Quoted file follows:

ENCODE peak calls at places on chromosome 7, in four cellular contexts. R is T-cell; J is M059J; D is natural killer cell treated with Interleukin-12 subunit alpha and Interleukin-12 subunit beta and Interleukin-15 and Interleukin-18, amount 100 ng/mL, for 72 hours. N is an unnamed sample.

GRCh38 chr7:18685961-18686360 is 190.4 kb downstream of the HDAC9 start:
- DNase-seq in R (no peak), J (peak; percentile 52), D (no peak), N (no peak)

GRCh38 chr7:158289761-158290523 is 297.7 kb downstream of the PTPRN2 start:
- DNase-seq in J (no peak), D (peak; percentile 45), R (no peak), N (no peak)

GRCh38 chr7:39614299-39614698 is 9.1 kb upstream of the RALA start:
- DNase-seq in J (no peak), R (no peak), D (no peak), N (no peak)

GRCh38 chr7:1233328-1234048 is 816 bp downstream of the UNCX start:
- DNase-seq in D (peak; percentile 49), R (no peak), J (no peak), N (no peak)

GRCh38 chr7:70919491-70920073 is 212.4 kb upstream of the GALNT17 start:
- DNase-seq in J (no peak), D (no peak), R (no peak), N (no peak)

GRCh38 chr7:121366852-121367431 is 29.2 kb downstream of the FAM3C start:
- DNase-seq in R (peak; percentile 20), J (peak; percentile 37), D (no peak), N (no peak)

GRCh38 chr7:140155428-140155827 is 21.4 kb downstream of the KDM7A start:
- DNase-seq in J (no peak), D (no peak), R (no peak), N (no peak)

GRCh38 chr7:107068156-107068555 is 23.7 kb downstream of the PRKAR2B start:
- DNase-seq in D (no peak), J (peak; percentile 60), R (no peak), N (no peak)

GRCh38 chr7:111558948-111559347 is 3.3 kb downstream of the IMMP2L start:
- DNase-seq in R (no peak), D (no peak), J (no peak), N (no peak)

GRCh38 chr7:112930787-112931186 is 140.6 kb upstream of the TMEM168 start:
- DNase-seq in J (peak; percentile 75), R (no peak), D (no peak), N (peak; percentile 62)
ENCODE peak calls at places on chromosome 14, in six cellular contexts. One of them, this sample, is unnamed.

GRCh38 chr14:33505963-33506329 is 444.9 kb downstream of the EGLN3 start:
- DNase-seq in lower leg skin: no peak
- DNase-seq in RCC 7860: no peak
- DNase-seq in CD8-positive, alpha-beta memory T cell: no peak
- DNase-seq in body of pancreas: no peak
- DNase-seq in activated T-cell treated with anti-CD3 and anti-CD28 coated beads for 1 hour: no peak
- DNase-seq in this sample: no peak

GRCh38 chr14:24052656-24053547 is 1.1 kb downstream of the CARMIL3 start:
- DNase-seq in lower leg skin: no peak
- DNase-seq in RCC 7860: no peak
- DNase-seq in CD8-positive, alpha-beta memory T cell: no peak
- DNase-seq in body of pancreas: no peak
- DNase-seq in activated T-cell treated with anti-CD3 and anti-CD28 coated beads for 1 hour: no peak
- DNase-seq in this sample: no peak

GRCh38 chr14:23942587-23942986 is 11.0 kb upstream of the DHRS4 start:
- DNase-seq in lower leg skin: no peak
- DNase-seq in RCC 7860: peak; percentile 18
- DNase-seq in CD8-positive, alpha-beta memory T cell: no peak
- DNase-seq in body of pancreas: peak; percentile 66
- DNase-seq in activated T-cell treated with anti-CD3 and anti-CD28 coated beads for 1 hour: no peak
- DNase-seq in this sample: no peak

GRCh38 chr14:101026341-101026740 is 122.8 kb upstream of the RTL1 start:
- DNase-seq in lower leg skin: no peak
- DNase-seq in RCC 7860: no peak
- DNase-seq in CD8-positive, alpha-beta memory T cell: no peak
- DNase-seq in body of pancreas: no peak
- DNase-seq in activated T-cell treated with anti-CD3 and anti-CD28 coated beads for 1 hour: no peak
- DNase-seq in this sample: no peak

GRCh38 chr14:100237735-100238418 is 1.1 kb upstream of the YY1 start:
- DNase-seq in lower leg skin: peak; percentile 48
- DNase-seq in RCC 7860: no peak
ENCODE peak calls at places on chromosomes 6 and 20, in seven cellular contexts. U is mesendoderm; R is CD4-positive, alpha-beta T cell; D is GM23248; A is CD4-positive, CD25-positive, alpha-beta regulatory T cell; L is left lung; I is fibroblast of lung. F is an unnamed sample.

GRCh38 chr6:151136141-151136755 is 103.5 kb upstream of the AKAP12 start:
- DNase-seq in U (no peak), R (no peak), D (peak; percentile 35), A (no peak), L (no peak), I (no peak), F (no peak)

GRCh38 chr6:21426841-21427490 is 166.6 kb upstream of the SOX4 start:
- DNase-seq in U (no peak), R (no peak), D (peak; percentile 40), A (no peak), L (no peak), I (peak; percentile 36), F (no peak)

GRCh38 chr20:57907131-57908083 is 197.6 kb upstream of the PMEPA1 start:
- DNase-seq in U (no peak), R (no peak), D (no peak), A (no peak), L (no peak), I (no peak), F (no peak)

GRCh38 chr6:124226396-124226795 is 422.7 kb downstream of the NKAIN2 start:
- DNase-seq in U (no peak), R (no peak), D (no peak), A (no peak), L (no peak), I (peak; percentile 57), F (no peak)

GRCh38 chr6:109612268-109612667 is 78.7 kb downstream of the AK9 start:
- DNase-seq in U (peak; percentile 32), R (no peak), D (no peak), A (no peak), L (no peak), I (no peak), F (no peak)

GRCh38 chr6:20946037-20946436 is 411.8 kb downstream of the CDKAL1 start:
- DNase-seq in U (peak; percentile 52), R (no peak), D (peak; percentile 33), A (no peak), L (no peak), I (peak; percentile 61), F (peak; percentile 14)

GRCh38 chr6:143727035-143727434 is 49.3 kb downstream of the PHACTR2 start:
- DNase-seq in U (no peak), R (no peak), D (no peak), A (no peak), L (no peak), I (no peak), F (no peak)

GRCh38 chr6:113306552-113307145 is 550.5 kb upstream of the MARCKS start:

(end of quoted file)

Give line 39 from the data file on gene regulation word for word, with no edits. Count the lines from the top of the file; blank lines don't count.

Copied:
- DNase-seq in RCC 7860: peak; percentile 18